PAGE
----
Life went on in Kingston.
Thom sat, sombre and quiet, at table on the veranda of an inn, sipping from a flagon of beer and brooding. The dancers were twirling, wearing sheer costumes of a tasteful red, and an Irishman was singing a ballad attuned to the strumming of his guitar.
The last time Thom was here, Malcolm had been with him.
An excellent captain, a fine sailor, and a good man.
That was what Malcolm had said about him.
So much had happened since then. Looking around with a deadened gaze and a heart like lead – Thom wondered how much of that description still fit him.
It would, however, still fit Malcolm.
Given the chance, Malcolm would have made a fine captain. He had been a fine sailor. He had been a good man.
But now… Thom shut his eyes and turned his face to the ceiling.
Tears weren’t tears if they didn’t drip down your face.
Just a grain in the sands of time.
An iota in the pages of history.
An unknown in the list of great men.
A hand tugged his cloak and Thom turned.
“Maggie?” he whispered, as Margaret climbed onto a seat next to his. She was wearing a bright blue dress and had her fair hair tied back in a dark ribbon. She still looked a little older than she should, but she was – by all means – cute. She looked fresh and well-rested, her illness having blown over quickly.
“Mama is asleep,” she said.
Thom and his family had left the unknown island in one of the longboats they found attached to The Benjamin. With the help of Hornigold’s compass and map (that Thom found in his cabin aboard the ship), they rowed out to sea, stopping for a while in the Bahamas, but then moving away quickly. Thom had lent some of his wealth to a lot of people around the Caribbean – in the guise of being helpful, but mostly for safe-keeping in the case of an emergency – and he’d come around to collect all his money, with interest. What he had wasn’t enough to buy an estate back in London and become a gentleman, however, but it was enough to live on beer and cider until he died of a heart-attack.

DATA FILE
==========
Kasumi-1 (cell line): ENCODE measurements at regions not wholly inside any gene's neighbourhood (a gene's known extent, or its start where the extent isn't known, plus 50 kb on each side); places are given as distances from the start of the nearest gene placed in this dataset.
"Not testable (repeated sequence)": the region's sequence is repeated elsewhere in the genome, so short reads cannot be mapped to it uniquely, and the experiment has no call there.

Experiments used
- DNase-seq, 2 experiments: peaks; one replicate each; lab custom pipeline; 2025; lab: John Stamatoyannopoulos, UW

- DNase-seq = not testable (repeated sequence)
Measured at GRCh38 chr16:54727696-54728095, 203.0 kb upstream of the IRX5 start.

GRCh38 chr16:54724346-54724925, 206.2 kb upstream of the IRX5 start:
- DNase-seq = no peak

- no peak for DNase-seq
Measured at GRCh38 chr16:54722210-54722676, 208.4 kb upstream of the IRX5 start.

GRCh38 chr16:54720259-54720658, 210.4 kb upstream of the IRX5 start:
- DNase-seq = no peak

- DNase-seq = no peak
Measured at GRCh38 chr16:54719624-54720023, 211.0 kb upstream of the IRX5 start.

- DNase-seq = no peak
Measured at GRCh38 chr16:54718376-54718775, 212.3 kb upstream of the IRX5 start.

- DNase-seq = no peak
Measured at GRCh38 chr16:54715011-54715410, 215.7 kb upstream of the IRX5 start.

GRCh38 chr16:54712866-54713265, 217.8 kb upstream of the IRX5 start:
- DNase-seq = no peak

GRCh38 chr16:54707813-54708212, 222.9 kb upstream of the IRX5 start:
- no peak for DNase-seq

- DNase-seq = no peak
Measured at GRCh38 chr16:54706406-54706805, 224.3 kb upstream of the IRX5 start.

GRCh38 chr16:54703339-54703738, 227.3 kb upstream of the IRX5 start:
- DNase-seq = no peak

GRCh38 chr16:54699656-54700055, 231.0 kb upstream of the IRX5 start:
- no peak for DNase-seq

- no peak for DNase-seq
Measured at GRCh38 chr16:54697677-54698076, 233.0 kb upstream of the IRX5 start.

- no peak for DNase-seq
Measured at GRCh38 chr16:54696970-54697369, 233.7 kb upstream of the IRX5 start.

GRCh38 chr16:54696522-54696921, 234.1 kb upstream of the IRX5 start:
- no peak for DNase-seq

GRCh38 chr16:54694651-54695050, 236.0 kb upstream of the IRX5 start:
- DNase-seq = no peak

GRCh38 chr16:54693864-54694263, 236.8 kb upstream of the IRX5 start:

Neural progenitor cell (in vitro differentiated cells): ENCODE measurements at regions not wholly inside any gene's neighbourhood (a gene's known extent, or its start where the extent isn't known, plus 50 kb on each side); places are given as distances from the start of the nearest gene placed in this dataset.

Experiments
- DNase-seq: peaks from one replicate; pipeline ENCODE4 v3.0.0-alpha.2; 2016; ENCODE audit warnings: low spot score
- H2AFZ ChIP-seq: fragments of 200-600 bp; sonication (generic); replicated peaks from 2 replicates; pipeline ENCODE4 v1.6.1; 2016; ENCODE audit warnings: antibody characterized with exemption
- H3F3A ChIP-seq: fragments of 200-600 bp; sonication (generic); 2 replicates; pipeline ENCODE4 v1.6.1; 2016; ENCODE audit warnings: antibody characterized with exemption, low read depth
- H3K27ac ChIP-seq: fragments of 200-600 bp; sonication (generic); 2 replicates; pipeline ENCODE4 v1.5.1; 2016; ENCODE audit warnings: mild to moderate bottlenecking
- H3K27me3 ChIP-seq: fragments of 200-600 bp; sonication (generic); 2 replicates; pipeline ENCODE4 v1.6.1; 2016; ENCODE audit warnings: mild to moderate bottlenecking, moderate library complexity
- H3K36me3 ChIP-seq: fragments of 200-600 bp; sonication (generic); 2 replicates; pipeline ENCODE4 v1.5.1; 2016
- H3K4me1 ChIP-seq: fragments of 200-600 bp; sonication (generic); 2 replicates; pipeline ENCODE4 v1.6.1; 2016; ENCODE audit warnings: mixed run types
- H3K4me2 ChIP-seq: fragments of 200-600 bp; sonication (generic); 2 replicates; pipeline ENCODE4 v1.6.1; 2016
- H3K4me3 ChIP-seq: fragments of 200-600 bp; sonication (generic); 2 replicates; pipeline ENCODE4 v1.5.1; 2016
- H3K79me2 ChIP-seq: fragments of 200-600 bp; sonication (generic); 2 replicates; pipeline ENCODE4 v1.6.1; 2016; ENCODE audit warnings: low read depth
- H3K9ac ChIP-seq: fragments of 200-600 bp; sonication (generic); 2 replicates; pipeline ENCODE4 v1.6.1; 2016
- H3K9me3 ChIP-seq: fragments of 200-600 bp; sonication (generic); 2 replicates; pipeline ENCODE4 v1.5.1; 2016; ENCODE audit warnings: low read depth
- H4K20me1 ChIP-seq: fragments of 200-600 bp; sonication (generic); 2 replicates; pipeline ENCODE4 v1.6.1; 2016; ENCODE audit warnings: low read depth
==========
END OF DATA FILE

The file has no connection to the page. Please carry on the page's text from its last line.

That’s all I can look forward to…
“Are you still sad?” Margaret asked her brother. He had dark lines under his eyes and, for the past few weeks, his face was always set in a frown. When she’d first met him, her brother, Thom, had a spark in his eye. It was a spark of everything he was – youthful, charismatic, determined. That spark, Margaret noticed, was gone.
Thom nodded slightly, at her question, and then looked away.
“It’s alright, Tom,” she said, putting her arms on the table and resting her head against them, “We’ll see Malcolm again.”
He gave her a look, a questioning look distorted by the determination not to cry.
“In Heaven,” said Margaret, “we’ll see him there. Won’t we?”
In Hell, thought Thom, shaking and his eyes blurring with tears, I’ll see him in Hell. With rest of us thieves and marauders. Poor bastard didn’t even get buried…
But he nodded and rubbed his eyes.
Margaret turned away, not wanting to watch her older brother cry.
He sniffed and said, “I’m fine. Just fine,” he took another gulp of his drink, “Ye should go t’bed, Maggie.”